Reading and Phonics

Reading and Phonics

Your child will learn to read at school using our highly successfully multi-sensory, synthetic phonics approach. It is important to note that as well as learning the names of the letters of the alphabet, children need to know the sounds (phonemes) the letters make in words. This is the basis of a phonetic approach. As children move through the scheme they will begin to use two (diagraphs) or more letters to represent one sound. This “Letters and Sounds” scheme outlines an order of learning the letters which is not in alphabetical order. The children start with the letters (graphemes) “s,a,t,i,p,n” as these six letters can be used to make numerous three letter words, thus allowing children to read and spell some simple words very quickly. So please don’t worry if we appear to be jumping around the alphabet!

Here at Humshaugh we use Read, Write Inc. (RWI) Phonics scheme. Children actively engage in the fun activities and multi-sensory way in which we teach it, and quickly realise they blend some letters (phonemes) to read simple words within a few weeks of starting school. Early success gives our children confidence to have a go at reading for themselves and gain pleasure from this new world they are entering for the first time. Early Phonics teaching begins in Nursery and Daily Phonics teaching begins in Reception and continues throughout Key Stage One.

Reading at Home

Each child in Reception to Year 2 will have the following reading books sent home in their book bags:
A RWI storybook that they have already read in class. This is a book they should be able to read fluently to parents at home, containing the phoneme (sound) that your child is focusing on. We call this book I CAN READ as the children are able to read it easily and confidently.
A 'Bookbag Book' that links directly to the RWI story book (the same phonemes are in both the books.) We call this book WE CAN READ as children may need a little support to read this book as you share it together, with your child being able to read most of it.
A library book for you to share with your child as a story that you read to them. We call this book YOU CAN READ as parents will mostly read it to their child as they enjoy the story that you share together.
The three books are changed once a week on Monday, the expectation is that the children have three levels of challenge with their reading books - an 'easy' book they read fluently, an unknown but decodable bookbag book they can read with a little support and a library book that they choose themselves and share with parents as a book they love, but will need parents to read it to them.

The reading scheme is also supplemented with a variety of graded books to add interest, challenge and diversity to our children’s reading. Throughout the school our children are encouraged to make the most of opportunities to read independently for personal pleasure.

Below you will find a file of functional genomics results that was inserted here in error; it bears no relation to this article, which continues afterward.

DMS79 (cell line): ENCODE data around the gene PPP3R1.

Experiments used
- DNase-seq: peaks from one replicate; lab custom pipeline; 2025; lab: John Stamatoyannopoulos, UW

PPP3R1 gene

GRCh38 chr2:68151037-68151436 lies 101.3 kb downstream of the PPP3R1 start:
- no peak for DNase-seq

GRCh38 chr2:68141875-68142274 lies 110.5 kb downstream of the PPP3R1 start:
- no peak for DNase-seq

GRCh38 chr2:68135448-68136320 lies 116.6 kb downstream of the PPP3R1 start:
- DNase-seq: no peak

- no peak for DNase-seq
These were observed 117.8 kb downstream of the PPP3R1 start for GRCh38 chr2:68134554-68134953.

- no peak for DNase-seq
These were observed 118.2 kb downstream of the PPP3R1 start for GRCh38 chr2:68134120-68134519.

In addition, we have reading areas in our classrooms and a separate library with a comfortable seating areas, all of which have a range of high level reading books and magazines which have been specifically chosen thus highlighting how keen we are to develop reading for pleasure.

Links between home and school are very important and we expect the children to read at least three times a week at home. Much of the focused teaching of reading is done in school through ‘Guided Reading’ which is common practice in most schools.

We have an amazing team of reading volunteers who regularly listen to children read throughout the week.

Research by the National Literacy Trust stresses the importance of reading for pleasure at home and school.  According to Krashen (1993):

“When children read for pleasure, when they get “hooked on books”, they acquire, involuntarily and without conscious effort, nearly all of the so-called “language skills” many people are so concerned about: they will become adequate readers, acquire a large vocabulary, develop the ability to understand and use complex grammatical constructions, develop a good writing style, and become good (but not necessarily perfect) spellers.

Although free voluntary reading alone will not ensure attainment of the highest levels of literacy, it will at least ensure an acceptable level. Without it, I suspect that children simply do not have a chance.”

Children in EYFS benefit hugely from a bedtime story, and this should continue as the child gets older.  Throughout primary school, children still benefit from listening to stories and the spoken word.  Please try to read at home with your children for 15 minutes every day and record this in your child’s reading record.